Manifestations: warty growths on the genitals, sometimes single, but more often multiple, may eventually take on the appearance of cauliflower. In women, papillomas can often reach large sizes. In both women and men, papillomas can be located not only on the outer surface of the genital organs, but also penetrate to the inner surfaces. Patients often complain of the appearance of growths, pain of an indefinite nature, including during urination, sexual intercourse, discharge with an unpleasant odor, itching and burning.

Diagnosis: blood test for antibodies.

Treatment: papillomas are removed by mechanical, chemical and thermal methods. For a complete cure, one procedure may not be enough.

Ureaplasmosis (mycoplasmosis)

An asymptomatic infection can be activated during pregnancy and childbirth, with hypothermia, various stressful situations. The latent period of infection is from 3 to 5 weeks. There may be periodic complaints of itching in the genital area, slight discharge from the genital organs, pain of an indefinite nature, mucous threads in the urine.

Diagnosis: blood test for antibodies.

Treatment: use antibiotics and drugs that normalize the immune system and microflora of the body. After treatment, the patient is observed by a doctor for 3 months.

Complications: Male infertility is associated with inflammatory processes in the genitourinary system. In women, infertility, pathologies of the fetus and newborn.

Contact-household transmission of sexually transmitted infections – Useful information

April 3, 2013

Many believe that since infections are called STIs, that is, sexually transmitted, it is impossible to get infected in other ways. Unfortunately, it is not. Very rarely, however, it happens that sexually transmitted infections are transmitted by household means. That is, STIs can be transmitted:

  • with kisses
  • close hugs
  • through common items
  • unsterilized medical instruments

However, you shouldn’t be too scared. According to dermatovenereologist of the Healthcare Institution “Minsk Regional Dermatovenerologic Dispensary”, Zhdanovich Zhanna Sergeevna, “The probability of contracting sexually transmitted infections for adults is unlikely and almost equal to zero.

In adulthood, even infection with chlamydia in water bodies does not occur. Therefore, the majority of STIs among adults are transmitted sexually.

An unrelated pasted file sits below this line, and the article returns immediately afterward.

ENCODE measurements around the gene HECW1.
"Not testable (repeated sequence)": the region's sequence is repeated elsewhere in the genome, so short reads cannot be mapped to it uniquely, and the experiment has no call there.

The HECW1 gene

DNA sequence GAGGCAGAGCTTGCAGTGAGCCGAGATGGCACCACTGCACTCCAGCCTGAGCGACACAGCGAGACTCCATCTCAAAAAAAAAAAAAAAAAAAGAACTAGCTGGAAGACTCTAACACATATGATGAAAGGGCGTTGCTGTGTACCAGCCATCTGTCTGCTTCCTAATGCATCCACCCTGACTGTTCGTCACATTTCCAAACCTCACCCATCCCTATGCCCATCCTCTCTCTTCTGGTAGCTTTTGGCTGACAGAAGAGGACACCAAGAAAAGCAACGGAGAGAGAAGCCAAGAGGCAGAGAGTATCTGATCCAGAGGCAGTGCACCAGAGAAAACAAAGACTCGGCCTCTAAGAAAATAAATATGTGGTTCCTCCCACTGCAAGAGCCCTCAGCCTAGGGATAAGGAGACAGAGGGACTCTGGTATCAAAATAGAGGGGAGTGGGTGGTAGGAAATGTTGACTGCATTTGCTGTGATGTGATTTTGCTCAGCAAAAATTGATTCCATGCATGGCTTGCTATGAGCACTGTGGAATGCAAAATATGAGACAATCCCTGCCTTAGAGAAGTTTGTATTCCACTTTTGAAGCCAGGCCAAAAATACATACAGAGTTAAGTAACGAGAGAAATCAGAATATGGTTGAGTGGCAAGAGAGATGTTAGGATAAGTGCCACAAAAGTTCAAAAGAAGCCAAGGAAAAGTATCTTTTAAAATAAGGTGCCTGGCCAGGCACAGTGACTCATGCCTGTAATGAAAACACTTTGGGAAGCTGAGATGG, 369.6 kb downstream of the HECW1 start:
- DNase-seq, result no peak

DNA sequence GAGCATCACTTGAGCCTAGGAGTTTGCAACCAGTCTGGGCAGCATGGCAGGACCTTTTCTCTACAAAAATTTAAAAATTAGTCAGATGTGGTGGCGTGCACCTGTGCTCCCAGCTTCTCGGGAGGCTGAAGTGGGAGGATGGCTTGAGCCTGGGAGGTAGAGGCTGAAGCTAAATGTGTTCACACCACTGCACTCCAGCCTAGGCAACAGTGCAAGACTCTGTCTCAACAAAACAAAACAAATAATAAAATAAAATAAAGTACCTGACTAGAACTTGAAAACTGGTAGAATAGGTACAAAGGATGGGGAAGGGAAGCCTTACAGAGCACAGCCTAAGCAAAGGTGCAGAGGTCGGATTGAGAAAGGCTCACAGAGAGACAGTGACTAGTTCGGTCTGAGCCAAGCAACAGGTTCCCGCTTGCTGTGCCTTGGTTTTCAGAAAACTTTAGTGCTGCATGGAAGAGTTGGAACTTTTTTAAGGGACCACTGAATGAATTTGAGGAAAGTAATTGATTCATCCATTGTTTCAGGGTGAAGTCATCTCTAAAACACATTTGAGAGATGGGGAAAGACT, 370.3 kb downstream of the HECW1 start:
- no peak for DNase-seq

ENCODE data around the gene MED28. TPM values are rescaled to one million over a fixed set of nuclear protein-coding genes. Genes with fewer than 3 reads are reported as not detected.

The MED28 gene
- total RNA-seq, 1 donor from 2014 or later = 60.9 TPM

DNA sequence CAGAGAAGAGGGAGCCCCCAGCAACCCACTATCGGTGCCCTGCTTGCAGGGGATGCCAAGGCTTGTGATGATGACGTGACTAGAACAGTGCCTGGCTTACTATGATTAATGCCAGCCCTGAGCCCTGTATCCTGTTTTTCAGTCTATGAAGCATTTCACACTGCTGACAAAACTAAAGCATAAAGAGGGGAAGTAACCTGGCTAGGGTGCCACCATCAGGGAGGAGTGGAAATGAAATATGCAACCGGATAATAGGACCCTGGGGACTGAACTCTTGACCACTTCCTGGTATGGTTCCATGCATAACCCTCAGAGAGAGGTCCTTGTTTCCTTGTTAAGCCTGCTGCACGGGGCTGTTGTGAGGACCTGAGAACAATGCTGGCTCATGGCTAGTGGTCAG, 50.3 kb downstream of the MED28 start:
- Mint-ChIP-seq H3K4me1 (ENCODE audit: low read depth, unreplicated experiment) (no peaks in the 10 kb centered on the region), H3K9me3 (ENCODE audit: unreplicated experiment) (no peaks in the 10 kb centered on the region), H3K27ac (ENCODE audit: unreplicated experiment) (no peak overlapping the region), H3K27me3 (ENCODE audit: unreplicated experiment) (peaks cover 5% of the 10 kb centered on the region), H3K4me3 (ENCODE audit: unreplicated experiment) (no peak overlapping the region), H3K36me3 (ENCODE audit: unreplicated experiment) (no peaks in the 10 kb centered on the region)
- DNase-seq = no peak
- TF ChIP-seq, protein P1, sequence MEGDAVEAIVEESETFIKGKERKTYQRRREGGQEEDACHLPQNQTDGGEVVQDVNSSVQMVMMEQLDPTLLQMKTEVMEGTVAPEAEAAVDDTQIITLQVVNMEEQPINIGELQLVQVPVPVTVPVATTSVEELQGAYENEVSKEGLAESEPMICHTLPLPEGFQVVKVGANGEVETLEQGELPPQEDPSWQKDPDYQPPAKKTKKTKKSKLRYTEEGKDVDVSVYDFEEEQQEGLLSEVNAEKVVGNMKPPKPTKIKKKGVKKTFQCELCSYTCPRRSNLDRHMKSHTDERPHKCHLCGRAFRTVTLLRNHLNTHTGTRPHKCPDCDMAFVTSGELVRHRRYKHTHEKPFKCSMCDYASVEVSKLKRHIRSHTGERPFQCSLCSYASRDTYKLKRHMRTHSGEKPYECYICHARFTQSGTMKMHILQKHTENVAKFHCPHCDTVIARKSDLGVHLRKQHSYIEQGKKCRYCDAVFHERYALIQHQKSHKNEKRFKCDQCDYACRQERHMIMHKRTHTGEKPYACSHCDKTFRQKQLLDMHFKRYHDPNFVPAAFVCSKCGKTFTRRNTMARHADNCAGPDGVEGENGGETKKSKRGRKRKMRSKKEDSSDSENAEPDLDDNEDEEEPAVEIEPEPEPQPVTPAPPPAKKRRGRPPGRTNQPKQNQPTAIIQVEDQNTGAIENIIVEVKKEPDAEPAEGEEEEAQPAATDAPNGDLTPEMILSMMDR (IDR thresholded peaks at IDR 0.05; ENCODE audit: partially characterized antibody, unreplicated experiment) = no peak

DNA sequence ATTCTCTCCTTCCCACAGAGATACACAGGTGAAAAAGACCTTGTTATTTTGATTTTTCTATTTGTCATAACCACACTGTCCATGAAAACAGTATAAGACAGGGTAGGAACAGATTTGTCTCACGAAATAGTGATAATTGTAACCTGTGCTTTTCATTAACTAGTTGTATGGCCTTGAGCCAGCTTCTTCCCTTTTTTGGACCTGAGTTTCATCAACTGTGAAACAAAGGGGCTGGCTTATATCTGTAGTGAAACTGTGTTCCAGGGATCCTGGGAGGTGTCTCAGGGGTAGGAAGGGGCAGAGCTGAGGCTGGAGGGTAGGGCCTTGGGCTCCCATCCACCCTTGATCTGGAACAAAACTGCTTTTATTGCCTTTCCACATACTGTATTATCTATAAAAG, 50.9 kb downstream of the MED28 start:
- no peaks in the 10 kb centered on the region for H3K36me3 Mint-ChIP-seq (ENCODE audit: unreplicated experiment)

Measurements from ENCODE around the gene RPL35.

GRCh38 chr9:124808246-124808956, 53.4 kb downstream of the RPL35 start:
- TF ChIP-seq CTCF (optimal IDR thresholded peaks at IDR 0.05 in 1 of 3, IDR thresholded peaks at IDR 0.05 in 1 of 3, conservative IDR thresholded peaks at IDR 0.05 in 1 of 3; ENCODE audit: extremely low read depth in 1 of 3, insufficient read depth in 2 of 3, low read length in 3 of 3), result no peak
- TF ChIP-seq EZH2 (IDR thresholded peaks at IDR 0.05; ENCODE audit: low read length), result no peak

Children, more often girls, who have not yet menstruated (usually up to 6-7 years of age) can become infected through the household route. Moreover, any STD – and gonorrhea, and chlamydia, and ureaplasmosis.

Moreover, the latter are primary-chronic, that is, they can be asymptomatic and are detected during certain examinations. Children can also become infected through the household route and from sick parents.”

However, forewarned is forearmed. And stocking up on useful information will never be superfluous.


95-98% of all cases of syphilis infection occur through sexual contact with a sick person. Rarely, however, the household route of infection with syphilis is likely, which in this case is more correctly called household syphilis. Modes of infection:

  • kissing
  • when biting
  • through objects contaminated with the pathogen
  • through minor skin lesions

People with weakened immune systems are susceptible to infection (according to statistics, 3% of cases of infection).

What to do? The carrier of the disease must be allocated separate personal household items, dishes.

The causative agent of syphilis is pale triponema. It is well preserved in humid environments, insensitive to cold. However, high temperatures are not well tolerated.

Gonorrhea :

The main way of spreading gonorrhea is sexual. Nevertheless, it is not excluded that infection by household means, which, however, is extremely rare (gonococci, the causative agents of gonorrhea, need a humid environment to maintain their vital activity, and cannot exist outside the human body).